Three matches into the Ligue 1 season and the expensively assembled juggernaut that is Paris Saint-Germain is still undefeated. The team hasn’t conceded a goal in two and a half matches, and for the second consecutive week their opponents barely had a shot on target. The chance of an undefeated season is still on. PSG continues to look unbeatable and once again dominated possession for the third consecutive match. Perhaps this is why fans were letting off firecrackers in the stadium and why, earlier this week, team director Leonardo responded to questions about the club being in a crisis by saying “je ne suis pas inquiete”: I’m not worried. So all is well, then? Not so fast, my friends. That is the glass-half-full version of what’s going on in Paris.
Here’s the less generous version: PSG were booed and whistled off the field at the end of another listless performance (drawing 0-0 with Bordeaux) in which they failed to find the net. The Bordeaux keeper had little to do, as most of PSG’s shots were off-target. They are winless in their first three matches, and Sunday night’s 0-0 draw with Bordeaux offered very little to suggest that the champagne-and-caviar football we were all promised is anywhere closer to arriving. This looked more like stale crepes and Nutella (which were on sale at the stadium at halftime). PSG now sit six points behind league leaders Marseille with a tricky away fixture coming up against Lille next weekend. I had planned to travel to Lille for the match, but after Sunday night’s affair those plans are canceled. This team is not worth a road trip.
There is the Midas touch and then there is whatever Carlo Ancelotti has had since he took over at PSG in January. When Ancelotti was hired as PSG manager, in December, 2011, his salary made him the highest-paid manager in league history, and his team that was atop the Ligue 1 standings (they finished second). In 22 Ligue 1 matches in charge, he’s won slightly more than half. After three matches this season, Ancelotti doesn’t seem to know his best lineup, and his formation does not get the best out of his players. Beyond that, Ancelotti makes baffling substitutions and selections. With the score tied at 0-0 in the 69th minute against Bordeaux, and PSG needing a goal, Ancelotti substituted the left-back, Maxwell, and introduced Sylvain Armand, another defender. The move prompted quizzical looks from the fans and Armand’s introduction had no impact on the course of the match.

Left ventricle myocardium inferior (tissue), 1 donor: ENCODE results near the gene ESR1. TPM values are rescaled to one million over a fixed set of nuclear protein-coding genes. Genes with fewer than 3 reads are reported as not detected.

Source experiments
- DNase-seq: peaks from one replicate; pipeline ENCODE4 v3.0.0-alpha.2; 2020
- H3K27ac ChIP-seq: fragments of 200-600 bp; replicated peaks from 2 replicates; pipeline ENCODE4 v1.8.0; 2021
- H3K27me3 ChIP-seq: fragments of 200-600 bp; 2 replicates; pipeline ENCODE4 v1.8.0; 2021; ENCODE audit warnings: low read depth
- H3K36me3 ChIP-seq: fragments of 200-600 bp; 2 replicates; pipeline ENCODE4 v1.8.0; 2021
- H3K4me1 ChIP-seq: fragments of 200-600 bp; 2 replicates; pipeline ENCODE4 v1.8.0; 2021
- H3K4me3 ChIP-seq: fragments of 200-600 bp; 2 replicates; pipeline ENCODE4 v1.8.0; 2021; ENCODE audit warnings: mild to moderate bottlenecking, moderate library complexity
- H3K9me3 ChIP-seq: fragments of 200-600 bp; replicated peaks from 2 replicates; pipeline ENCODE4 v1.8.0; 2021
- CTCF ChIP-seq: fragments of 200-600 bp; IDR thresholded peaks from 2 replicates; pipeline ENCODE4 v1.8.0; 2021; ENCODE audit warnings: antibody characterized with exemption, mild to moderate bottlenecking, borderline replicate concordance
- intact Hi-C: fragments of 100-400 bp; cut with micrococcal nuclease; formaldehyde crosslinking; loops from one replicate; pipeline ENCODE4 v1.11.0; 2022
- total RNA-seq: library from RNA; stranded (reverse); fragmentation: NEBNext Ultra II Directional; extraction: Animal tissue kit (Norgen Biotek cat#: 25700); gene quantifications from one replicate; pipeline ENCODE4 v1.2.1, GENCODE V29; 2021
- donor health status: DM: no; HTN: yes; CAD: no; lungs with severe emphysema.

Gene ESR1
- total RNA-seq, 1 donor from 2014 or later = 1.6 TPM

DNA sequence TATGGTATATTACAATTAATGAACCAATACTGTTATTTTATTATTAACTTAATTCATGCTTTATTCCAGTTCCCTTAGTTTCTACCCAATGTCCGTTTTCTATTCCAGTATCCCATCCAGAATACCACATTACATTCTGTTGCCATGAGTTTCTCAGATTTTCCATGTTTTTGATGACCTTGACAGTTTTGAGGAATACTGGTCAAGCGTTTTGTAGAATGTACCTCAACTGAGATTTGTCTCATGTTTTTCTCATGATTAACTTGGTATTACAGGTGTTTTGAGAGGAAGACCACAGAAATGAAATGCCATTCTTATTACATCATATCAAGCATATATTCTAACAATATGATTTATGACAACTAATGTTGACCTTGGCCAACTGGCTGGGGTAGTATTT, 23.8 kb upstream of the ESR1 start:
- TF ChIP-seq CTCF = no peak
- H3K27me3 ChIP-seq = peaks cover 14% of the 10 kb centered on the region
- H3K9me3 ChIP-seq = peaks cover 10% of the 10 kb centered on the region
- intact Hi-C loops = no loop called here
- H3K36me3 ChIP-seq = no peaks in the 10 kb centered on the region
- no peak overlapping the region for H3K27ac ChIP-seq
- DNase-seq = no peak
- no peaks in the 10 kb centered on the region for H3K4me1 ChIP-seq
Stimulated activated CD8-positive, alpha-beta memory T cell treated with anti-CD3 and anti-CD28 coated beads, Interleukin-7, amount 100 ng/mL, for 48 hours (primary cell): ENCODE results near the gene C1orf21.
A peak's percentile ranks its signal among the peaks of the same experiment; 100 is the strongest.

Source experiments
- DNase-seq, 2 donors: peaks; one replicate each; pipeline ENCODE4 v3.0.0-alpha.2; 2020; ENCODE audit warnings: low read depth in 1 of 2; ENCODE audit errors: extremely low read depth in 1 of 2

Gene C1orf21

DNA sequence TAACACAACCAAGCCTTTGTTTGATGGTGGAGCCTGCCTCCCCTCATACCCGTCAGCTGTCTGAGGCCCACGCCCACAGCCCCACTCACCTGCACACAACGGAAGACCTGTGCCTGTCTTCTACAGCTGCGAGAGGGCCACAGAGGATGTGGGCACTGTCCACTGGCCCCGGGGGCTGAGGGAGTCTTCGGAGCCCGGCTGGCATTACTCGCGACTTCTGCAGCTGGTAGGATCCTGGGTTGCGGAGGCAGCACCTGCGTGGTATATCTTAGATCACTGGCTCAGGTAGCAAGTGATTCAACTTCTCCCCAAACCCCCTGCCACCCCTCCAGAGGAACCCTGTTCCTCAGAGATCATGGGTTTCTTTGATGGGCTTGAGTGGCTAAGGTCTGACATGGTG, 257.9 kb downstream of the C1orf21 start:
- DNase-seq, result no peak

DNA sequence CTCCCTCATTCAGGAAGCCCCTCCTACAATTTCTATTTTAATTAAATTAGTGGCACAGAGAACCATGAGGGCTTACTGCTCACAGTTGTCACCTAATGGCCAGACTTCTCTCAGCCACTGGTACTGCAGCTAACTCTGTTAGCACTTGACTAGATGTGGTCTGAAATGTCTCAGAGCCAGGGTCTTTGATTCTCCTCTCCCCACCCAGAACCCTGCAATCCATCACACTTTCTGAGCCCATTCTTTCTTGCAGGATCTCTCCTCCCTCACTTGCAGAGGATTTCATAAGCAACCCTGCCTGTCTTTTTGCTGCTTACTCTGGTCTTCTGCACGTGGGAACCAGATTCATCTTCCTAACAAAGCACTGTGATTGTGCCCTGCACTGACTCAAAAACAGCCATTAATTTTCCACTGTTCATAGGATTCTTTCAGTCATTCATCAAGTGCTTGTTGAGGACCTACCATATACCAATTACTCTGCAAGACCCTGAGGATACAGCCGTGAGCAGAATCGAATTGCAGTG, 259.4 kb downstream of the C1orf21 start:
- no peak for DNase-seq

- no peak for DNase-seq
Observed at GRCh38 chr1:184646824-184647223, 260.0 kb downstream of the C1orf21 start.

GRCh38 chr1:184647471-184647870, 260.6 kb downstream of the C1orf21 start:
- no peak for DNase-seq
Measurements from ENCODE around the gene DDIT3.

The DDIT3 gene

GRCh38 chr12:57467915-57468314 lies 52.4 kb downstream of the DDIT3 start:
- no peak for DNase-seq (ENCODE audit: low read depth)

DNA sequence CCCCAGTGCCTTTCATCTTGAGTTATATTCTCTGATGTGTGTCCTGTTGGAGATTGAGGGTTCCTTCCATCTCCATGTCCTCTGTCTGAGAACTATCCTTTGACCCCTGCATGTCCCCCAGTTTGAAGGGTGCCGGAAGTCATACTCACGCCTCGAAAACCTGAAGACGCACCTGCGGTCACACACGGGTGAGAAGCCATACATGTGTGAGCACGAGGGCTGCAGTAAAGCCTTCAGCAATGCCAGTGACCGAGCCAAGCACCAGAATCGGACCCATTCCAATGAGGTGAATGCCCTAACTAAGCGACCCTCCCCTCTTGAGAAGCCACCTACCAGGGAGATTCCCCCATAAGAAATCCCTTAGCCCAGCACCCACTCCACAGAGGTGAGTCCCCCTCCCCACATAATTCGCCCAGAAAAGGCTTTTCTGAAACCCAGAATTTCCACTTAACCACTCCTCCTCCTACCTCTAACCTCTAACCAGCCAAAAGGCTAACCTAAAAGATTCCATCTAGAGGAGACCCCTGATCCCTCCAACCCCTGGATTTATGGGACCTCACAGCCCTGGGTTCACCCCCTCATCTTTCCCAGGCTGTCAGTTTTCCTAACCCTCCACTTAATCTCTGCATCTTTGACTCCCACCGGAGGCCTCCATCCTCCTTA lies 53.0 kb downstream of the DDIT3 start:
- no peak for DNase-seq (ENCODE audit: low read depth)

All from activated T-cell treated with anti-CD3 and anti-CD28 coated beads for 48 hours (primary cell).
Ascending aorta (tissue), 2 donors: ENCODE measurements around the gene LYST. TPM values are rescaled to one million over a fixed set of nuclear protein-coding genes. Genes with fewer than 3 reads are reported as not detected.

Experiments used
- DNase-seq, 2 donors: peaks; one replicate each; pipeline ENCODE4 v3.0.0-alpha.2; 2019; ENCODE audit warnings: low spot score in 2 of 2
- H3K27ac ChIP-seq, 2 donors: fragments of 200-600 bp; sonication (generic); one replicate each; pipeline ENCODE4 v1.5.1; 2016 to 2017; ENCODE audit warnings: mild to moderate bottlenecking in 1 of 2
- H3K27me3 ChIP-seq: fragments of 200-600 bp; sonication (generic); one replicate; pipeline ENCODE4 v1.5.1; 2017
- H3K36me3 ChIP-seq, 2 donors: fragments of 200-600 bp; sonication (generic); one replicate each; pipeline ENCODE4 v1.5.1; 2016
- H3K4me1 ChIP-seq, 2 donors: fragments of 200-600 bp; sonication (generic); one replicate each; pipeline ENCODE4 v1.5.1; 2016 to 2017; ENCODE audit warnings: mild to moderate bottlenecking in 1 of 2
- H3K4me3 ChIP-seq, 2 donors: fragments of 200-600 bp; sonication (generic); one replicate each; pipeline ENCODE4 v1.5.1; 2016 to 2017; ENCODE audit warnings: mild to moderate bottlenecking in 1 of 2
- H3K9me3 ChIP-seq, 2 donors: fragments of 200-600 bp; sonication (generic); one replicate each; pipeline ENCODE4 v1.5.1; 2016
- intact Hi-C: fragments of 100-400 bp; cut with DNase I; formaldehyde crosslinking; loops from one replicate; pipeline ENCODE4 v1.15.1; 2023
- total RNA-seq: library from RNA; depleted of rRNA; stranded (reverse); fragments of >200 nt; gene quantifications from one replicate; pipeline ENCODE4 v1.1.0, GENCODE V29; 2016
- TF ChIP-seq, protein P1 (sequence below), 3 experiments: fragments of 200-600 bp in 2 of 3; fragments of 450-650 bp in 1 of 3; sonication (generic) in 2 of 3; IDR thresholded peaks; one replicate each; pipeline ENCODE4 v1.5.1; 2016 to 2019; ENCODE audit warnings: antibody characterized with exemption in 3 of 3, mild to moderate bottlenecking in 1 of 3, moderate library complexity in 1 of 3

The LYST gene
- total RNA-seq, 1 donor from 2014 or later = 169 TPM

In midfield, Ancelotti started with the trio of Blaise Matuidi, Thiago Motta, and Adrien Rabiot. Motta looked a step off the pace; Matuidi was again ineffective, and I’m still struggling to figure out what he does well. The 17-year-old Rabiot at least put in a solid display on his league debut.
This was the third different lineup that Ancelotti has used in midfield, and after an ineffective performance on Sunday I’m sure we will see a fourth against Lille next weekend. The one advantage of Ancelotti’s midfield was to free up Javier Pastore and allow him to play further up the field where he is more comfortable. Last night the Argentinian’s play was so slow and ponderous that the old man behind me kept screaming, “Pastore est fatigue” (Pastore is tired). The return of Zlatan Ibrahimovic did little to improve the team’s overall play because there was hardly any service coming from the midfield. Ibrahimovic’s response was to drop deeper to collect the ball, but playing that far away from goal made it easier for the Bordeaux defenders to contain him.
Bordeaux played PSG the same way Lorient and Ajaccio played them. They defended deep when they did not have the ball, allowing PSG to play short passes but keeping everything in front of them. When they won the ball there was always a man available for the counterattack, and Cheick Diabate gave Alex and Mamadou Sakho all they could handle as the Bordeaux forward threw his weight around, winning one aerial challenge after another. If PSG cannot break down stubborn defensive sides, they have no chance of winning the league title. Ligue 1 is, arguably, Europe’s most defensive league, and teams are content to take one point instead of getting involved in a shootout and going home defeated.
Earlier this week, the popular refrain from the PSG camp was that they would show their level this weekend, with Matuidi saying the team is now going to give not 100 percent but 120 percent. Now Ancelotti begs for time. After the match he reminded everyone that it’s only the third match of the season and the team will get better. The fans aren’t so sure. Not the ones who booed and whistled after the game, and not the ones who I saw interviewed on the local news. It’s a deception because we spent 100 million euros and are drawing matches 0-0, one said. Everyone is waiting on them but they aren’t ready, said another. Yet another went so far as to call the performance catastrophic. It seems the PSG fans agree with the traveling Bordeaux fans who unveiled two large banners in the first half. The first one read “Le Parc c’etait mieux avant” (“Parc des Princes was better before”). The second was more to the point. “Ceci n’est pas du football” (“This isn’t football”). After three matches, I couldn’t agree more. D’accord, Bordeaux. D’accord.
Ricardo Bernard lives in Paris and writes Love and PSG